The game also does not have the licenses for the other Grand Slams either. Wimbledon, Roland Garros and the U.S. Open are all missing although you can play on other courts that have the same feel as them.
Even though AO Tennis might lack licensed players and has last generation looking graphics, I had a ton of fun playing this game for hours because it's the first new tennis game I have played in many years.
If you ignore the visuals and lack of recognisable names, the actual gameplay in AO Tennis is where this game truly shines. It's a true realistic tennis simulator and I'll be very interested to see if Tennis World Tour can overtop it when that game comes out in a few month's time.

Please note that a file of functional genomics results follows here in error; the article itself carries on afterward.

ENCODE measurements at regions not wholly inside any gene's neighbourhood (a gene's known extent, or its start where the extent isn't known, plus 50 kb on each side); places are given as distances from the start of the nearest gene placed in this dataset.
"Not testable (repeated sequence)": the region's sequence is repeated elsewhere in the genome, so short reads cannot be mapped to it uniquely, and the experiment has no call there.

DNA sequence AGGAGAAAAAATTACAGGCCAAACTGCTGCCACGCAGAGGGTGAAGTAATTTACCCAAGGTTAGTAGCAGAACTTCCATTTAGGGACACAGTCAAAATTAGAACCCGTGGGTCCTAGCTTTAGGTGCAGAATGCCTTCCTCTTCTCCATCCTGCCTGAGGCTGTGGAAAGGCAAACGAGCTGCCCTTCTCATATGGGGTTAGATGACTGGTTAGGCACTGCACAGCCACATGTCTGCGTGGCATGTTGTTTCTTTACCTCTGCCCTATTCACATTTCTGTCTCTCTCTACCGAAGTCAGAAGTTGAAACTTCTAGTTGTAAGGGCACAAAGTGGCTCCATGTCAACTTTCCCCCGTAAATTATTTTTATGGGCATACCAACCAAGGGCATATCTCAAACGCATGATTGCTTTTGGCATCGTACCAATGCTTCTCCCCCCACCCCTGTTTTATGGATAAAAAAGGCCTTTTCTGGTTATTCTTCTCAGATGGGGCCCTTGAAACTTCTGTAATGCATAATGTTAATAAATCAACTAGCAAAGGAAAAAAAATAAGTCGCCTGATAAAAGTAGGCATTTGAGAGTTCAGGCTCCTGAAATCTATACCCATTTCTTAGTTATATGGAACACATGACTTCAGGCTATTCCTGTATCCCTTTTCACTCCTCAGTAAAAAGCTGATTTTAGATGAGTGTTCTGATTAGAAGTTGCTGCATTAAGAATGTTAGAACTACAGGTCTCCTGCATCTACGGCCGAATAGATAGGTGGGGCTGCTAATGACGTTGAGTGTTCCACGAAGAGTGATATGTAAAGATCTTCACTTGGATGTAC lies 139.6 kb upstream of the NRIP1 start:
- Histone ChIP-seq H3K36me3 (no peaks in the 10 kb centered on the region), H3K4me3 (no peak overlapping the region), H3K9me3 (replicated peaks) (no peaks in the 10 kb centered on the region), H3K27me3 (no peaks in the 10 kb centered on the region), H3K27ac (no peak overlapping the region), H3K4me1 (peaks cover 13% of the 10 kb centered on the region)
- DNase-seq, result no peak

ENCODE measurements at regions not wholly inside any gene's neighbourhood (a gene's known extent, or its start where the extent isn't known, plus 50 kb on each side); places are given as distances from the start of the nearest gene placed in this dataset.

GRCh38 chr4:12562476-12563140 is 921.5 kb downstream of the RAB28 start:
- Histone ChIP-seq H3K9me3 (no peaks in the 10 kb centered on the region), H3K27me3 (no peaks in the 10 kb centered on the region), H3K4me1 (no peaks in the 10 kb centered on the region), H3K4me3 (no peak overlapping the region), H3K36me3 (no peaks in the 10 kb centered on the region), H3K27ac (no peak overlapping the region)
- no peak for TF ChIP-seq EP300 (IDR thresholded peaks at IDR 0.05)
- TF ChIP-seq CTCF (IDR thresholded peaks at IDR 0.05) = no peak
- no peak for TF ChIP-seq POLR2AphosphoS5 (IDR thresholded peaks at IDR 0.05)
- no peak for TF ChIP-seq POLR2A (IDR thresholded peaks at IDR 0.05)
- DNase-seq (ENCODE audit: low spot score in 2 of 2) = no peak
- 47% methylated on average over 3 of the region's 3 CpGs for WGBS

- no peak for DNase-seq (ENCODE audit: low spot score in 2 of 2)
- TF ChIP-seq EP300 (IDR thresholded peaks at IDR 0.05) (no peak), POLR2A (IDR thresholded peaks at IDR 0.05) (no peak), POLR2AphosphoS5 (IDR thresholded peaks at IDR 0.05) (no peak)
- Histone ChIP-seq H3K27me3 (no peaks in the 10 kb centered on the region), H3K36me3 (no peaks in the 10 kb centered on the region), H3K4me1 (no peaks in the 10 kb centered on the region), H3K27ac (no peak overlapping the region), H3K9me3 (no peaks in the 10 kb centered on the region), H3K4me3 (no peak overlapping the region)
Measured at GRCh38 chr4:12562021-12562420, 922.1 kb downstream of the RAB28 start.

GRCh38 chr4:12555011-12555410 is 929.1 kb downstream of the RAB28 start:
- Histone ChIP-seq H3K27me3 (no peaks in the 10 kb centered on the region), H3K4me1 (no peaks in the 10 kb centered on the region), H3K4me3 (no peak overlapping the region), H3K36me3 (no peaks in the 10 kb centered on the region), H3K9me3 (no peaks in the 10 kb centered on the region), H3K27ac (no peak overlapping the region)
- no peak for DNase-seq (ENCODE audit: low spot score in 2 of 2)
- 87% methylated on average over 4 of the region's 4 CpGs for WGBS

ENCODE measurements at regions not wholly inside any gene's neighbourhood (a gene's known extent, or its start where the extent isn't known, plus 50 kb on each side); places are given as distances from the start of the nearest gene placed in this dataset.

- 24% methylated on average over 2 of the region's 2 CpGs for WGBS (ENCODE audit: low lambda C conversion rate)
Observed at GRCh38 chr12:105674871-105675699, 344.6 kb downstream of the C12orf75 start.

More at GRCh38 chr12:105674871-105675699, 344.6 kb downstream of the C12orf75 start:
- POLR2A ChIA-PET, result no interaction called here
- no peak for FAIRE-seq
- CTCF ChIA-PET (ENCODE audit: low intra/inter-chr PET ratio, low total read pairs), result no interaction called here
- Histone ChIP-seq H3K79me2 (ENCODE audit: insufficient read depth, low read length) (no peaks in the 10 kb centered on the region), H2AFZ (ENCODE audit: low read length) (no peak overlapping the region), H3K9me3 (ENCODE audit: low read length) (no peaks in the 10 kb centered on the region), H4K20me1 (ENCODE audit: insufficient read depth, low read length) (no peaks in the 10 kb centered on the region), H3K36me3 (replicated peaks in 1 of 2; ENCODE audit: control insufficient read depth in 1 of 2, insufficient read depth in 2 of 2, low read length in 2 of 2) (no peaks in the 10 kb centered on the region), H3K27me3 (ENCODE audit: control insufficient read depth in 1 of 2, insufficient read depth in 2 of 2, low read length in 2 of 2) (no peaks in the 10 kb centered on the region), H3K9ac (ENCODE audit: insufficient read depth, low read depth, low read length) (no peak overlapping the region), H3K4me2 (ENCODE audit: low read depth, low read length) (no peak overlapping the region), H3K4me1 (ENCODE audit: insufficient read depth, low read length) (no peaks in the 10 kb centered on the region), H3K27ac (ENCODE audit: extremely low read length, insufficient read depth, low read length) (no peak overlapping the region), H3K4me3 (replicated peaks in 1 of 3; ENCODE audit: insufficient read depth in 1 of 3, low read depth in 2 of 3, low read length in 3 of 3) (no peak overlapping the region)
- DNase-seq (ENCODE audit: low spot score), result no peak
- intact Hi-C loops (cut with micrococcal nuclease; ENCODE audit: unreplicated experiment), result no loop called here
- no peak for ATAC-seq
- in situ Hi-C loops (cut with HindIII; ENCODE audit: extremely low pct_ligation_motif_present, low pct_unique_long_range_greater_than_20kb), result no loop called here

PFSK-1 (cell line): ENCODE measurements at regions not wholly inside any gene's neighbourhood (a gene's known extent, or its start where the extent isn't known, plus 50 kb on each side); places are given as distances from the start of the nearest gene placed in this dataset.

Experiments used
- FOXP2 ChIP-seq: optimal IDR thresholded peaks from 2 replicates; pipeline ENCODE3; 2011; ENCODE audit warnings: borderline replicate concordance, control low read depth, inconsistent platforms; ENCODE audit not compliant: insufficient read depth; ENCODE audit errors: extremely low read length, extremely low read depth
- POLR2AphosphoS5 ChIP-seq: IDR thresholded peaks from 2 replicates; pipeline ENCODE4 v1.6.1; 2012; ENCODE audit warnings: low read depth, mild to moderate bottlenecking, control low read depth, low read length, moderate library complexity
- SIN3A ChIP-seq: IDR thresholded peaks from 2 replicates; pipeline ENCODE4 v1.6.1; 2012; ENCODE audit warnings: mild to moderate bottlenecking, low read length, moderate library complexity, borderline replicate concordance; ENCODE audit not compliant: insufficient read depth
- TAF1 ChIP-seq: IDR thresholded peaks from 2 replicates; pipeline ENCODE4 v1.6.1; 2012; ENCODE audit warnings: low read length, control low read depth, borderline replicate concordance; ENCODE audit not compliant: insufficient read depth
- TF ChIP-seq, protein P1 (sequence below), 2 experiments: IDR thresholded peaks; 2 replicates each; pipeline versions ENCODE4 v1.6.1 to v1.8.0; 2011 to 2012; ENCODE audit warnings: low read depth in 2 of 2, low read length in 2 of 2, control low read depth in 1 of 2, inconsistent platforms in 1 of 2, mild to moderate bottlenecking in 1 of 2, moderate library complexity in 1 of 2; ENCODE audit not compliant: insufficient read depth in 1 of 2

Update: I normally don't change my review scores after they get published, but something needs to be addressed that lowers my original 8.5/10 score. I played more of the doubles matches in AO Tennis,and sadly doubles is unplayable at the state it is in right now. Players are unable to respond or hit the ball during doubles matches. That said, I still love the single player gameplay in AO Tennis and the rest of the review still stands. Therefore, the new score for this game will be 7.0/10 due to the broken doubles gameplay. I still love this game as a tennis fan because it has a lot of potential, but future patches are still needed to make it better. Verdict: 7.0/10 Note: Reviewer bought his own copy of AO Tennis from EB Games on PS4 to review. He made sure to play the game with all the latest update patches installed and played long enough to routinely beat the game's Legend mode A.I. difficulty.